“Many studies have shown that being around nature helps employees to be more happy, more productive and just better all-around employees,” Savignac says.

Biophilic design is complementary to the newer structural trend of keeping offices toward the interior of a room and allowing the windows to light common areas.

“Everyone wants to bring in as much daylight as possible and have a view of nature and what’s outside,” Morrow says.

Sustainability in design, including items made from recycled goods and products that limit water use, minimize waste in heating and air and using natural light in the most efficient way has become de rigueur, Pelot said.

Sustainable design complements efforts already underway to incorporate greater sustainability into their practices overall, Morrow says.

“I think every manufacturer that we work with is identifying with sustainable design either in their practices, in how they’re building or constructing their products and how they’re operating the facility,” Morrow says. “Just about everything we touch is sustainable.”



One of the key trends in commercial interior trends is the branding experience of the company, Pelot said. “The complete design should support (a company’s) branding direction.”

Creating a physical workplace that clearly demonstrates a company culture and tells its story helps bring in and keep both talent and clients.

“When employees come in, they identify right away with who their company is and know the company history and values,” Morrow says. “It gives them a sense of pride in who they work for, and a connection to their employer.”

Such branding can be built into a lobby design, such as with wall displays, but “we try to carry it throughout the space, so that no matter where you are in the building, you get a taste of that particular client’s brand,” Morrow says.

Tim Andreas, director of architecture and design for Kohler Co., also sees corporate interiors becoming more flexible, influenced by hospitality trends, “allowing people to work more freely and providing more casual environments that provide food services mixed with workspace,” Andreas said in an email response.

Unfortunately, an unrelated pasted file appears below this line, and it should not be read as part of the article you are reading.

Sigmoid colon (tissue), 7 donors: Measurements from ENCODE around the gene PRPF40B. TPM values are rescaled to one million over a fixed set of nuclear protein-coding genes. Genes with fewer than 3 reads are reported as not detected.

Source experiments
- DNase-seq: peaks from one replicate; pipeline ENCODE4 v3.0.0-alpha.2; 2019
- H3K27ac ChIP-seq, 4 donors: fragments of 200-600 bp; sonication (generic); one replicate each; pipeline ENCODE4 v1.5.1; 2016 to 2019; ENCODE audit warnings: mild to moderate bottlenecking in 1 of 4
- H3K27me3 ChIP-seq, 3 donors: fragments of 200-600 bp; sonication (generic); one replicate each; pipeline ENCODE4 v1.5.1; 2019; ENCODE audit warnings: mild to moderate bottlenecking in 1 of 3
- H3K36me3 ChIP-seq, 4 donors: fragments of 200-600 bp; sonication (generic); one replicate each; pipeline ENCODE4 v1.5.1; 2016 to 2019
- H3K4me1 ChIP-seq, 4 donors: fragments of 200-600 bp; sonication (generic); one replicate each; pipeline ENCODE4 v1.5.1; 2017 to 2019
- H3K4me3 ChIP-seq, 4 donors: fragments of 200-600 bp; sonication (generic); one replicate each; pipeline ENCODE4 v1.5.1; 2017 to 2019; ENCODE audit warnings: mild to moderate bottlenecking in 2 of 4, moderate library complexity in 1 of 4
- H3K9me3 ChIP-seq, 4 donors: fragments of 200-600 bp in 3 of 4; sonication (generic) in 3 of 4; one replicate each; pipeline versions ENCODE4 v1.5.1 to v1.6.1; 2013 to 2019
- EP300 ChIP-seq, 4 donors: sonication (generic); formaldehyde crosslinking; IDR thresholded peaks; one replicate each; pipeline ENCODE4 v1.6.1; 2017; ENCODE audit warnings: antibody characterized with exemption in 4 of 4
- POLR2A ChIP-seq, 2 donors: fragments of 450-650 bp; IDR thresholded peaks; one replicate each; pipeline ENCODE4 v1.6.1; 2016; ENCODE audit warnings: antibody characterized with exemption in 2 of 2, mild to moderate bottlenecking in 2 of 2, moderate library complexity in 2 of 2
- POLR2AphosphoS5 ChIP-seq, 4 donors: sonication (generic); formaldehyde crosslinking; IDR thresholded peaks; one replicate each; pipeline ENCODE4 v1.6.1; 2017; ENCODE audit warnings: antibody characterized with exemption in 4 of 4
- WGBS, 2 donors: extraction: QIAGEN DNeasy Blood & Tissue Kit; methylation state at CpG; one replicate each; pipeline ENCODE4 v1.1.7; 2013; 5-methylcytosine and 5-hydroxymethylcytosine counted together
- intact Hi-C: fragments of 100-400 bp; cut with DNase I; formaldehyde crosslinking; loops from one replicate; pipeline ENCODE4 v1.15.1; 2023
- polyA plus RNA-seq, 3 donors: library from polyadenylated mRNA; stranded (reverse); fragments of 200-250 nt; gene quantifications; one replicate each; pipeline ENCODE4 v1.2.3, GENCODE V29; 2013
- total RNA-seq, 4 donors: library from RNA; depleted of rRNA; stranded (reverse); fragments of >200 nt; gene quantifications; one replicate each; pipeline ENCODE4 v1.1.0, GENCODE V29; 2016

Lodge Kohler in Green Bay was designed so people would feel invited to spend time throughout the day, working while grabbing a bite to eat, Andreas said. “There are varied spaces to feel comfortable alone or in a larger group.”

Clients are moving away from the classic corporate aesthetic to expressing their brands or culture, Andreas said.

“It’s not just about design elements, style, or trends, but great planning and thought to create spaces people really want to be in,” Andreas said.

With Kohler Co.’s hospitality interiors, the company evaluates all the materials and features of individual and collective spaces, striving to create an overall theme with a rich variety of spaces and experiences. That includes handmade items that impart richness to the design, he said.

“If you can get a space that people feel welcome and comfortable, they will be more likely to want to stay and come back again and again,” Andreas said. “The materials and finishes reinforce the experience and atmosphere you are looking for, but you have to define the experience first, and then make careful decisions about how you create the effect you want.”